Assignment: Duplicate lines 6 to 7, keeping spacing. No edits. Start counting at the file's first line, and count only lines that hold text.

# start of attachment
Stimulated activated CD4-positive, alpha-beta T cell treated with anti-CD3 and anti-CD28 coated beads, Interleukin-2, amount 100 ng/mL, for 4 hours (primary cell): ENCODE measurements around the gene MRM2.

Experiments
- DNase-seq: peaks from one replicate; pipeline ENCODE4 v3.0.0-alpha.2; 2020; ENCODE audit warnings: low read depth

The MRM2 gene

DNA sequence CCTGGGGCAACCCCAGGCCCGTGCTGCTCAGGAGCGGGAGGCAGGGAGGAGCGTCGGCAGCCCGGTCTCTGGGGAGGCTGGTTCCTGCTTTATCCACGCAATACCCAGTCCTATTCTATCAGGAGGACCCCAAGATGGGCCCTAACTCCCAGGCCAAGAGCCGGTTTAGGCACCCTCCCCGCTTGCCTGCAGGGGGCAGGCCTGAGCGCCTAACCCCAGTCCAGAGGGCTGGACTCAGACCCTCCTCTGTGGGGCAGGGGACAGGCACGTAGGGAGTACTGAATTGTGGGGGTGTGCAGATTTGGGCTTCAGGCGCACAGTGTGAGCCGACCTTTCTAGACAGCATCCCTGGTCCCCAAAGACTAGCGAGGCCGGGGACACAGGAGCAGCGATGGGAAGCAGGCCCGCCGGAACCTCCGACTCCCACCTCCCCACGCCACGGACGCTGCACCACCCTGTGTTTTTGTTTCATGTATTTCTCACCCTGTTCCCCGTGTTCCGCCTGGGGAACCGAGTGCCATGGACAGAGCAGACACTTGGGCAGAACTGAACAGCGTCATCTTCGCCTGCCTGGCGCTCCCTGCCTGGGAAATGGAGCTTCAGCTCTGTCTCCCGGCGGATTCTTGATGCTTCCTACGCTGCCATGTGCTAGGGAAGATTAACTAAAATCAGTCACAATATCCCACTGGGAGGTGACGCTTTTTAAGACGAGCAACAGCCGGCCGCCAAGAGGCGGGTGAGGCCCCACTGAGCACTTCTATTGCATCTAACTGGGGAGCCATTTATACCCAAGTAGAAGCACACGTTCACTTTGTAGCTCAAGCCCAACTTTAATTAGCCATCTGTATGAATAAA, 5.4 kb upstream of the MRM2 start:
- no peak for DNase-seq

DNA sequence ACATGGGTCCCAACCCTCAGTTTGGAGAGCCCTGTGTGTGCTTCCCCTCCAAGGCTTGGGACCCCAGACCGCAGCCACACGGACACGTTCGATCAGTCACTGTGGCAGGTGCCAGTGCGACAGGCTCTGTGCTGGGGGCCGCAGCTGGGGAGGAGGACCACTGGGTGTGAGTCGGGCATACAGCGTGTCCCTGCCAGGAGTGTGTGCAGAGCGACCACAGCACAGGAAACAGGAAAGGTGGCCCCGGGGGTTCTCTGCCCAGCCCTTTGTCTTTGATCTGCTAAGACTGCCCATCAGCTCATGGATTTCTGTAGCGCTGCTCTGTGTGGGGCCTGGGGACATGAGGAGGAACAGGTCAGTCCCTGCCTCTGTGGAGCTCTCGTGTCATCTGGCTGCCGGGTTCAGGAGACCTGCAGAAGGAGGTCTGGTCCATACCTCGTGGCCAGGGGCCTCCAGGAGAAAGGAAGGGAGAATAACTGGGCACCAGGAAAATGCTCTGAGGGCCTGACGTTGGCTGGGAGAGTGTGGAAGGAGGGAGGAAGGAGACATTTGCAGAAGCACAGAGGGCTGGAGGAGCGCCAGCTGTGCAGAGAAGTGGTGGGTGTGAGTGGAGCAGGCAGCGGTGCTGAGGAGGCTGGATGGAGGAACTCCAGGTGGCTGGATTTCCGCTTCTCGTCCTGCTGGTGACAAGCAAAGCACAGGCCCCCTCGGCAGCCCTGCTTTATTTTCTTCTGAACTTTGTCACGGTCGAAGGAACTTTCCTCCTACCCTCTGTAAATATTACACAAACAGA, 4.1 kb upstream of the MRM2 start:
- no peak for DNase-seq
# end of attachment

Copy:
- no peak for DNase-seq

DNA sequence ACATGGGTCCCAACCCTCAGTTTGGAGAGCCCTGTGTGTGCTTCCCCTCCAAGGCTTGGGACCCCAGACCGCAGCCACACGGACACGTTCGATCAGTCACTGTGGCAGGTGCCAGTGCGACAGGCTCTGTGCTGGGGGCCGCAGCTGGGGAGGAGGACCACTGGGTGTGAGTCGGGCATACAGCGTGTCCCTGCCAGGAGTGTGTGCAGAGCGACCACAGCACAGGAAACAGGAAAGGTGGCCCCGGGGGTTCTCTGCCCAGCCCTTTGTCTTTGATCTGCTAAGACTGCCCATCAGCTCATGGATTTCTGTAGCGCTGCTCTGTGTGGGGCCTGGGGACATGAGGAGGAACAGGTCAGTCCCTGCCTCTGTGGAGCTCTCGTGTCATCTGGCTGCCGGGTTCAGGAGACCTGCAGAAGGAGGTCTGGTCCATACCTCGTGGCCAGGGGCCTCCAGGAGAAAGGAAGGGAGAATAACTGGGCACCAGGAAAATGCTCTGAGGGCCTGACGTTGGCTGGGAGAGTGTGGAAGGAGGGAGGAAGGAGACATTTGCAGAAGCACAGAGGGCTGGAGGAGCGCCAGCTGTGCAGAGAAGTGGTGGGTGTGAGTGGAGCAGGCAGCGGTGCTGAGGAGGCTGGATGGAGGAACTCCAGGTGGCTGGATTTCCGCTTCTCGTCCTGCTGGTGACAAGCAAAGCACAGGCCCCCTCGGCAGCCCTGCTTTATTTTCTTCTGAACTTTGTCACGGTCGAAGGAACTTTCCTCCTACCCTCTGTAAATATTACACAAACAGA, 4.1 kb upstream of the MRM2 start: